|Not going to cover up this powerful|
scene with a score. Dragotta and Mounts
do superb work here.
Amazing Spider-man #655 Writer: Dan Slott Artist: Marcos Martin
|Incredibly poignant cover|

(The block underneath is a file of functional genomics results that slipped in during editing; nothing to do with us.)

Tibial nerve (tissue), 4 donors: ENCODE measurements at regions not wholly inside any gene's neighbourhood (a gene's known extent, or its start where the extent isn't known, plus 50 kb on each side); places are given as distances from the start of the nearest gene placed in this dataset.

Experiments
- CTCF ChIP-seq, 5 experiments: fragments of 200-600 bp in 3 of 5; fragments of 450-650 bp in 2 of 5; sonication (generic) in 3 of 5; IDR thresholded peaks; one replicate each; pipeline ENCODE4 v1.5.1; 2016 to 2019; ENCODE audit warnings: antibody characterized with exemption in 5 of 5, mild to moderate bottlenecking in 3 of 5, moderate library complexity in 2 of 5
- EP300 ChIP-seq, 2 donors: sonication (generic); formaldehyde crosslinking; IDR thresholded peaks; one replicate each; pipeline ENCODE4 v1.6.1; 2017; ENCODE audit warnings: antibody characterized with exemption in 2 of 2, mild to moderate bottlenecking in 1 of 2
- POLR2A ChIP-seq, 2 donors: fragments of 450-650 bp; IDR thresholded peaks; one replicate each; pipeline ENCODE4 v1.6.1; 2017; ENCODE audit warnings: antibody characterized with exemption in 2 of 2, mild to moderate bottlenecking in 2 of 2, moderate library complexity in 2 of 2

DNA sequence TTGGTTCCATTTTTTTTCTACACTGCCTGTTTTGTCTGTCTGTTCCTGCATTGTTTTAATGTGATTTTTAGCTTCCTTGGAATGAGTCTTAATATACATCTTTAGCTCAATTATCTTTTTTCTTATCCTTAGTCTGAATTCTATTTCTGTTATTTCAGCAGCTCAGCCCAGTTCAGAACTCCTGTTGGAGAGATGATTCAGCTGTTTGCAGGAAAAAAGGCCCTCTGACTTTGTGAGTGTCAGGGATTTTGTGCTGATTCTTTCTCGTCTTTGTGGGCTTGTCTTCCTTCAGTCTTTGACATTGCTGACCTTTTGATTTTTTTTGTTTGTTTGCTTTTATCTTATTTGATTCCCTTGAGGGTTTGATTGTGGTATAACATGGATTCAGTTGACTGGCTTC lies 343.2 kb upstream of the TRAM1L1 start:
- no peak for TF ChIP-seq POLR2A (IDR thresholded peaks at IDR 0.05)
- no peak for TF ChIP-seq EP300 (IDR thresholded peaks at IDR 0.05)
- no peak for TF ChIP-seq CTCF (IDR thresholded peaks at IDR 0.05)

After reading this issue, I was immediately presented with two problems. First, I just don't buy that Marla's death would affect Spidey this much. She's JJJJ's wife, but aside from getting Pete his current job at Horizon, she just hasn't had that much interaction with him recently. Second, WHY ISN'T THIS THE .1 ISSUE? Last issue, while still very enjoyable, was really more of a Venom 0.1 as Pete showed in only couple of panels. This issue, in contrast, gives an excellent overview of Pete's life, the whole time giving us some classically-styled Spidey art that really shines (especially the dream sequence). This comic also starts off with a rather lengthy silent part, the first 10 pages not containing a shred of dialogue. It works best here when focusing on the impact the events are having on Jonah. After #654's great character moment where he finally owns up his mistakes and refuses to blame Spidey for his wife's death, the shock and loss on the man's face is ably handled by Martin. However, the real treat is what comes next. Not completely buying the premise aside, the book enters a very trippy, extremely well-written dream sequence where Slott has Spidey address his past failures head-on leading to some very creepy moments (a talking Gwen with her neck snapped) and some incredibly poignant moments (the realization that we're all equal once we've passed away). He really works through the core of just who Spidey is. However, the true star of this part is Martin's art. I'm not the biggest fan of Martin's art, but when he nails it, he REALLY nails it. And boy does he ever kill it on this dream sequence. His layouts and perspective shifts are unlike anything I've ever seen in a comic, with my favorite being a 2 page MC Escher inspired spread. Martin's use of shadow and Vincente's superb colors make this surreal dream a real Ditko-esque trip. Really, the comic's easily worth picking up for these parts alone. Eventually, this series of pure fantasy must come to an end and as Pete awakes, he makes the solemn promise that from that day on "No one dies." It's a bit of an unrealistic statement to make, but it's an excellent way for Slott to show Pete needing to vent. Of course, what does Slott do next? He introduces the newest villain to Spidey's rogues gallery with Massacre, an amoral homicidal pyschopath. We only get one page to look at the fiend, but I unfortunately have to say that his look is pretty bland. While Slott's script for this issue was solid (aside from a shaky premise), it's really Martin and Vincente's art that really elevate this book to a...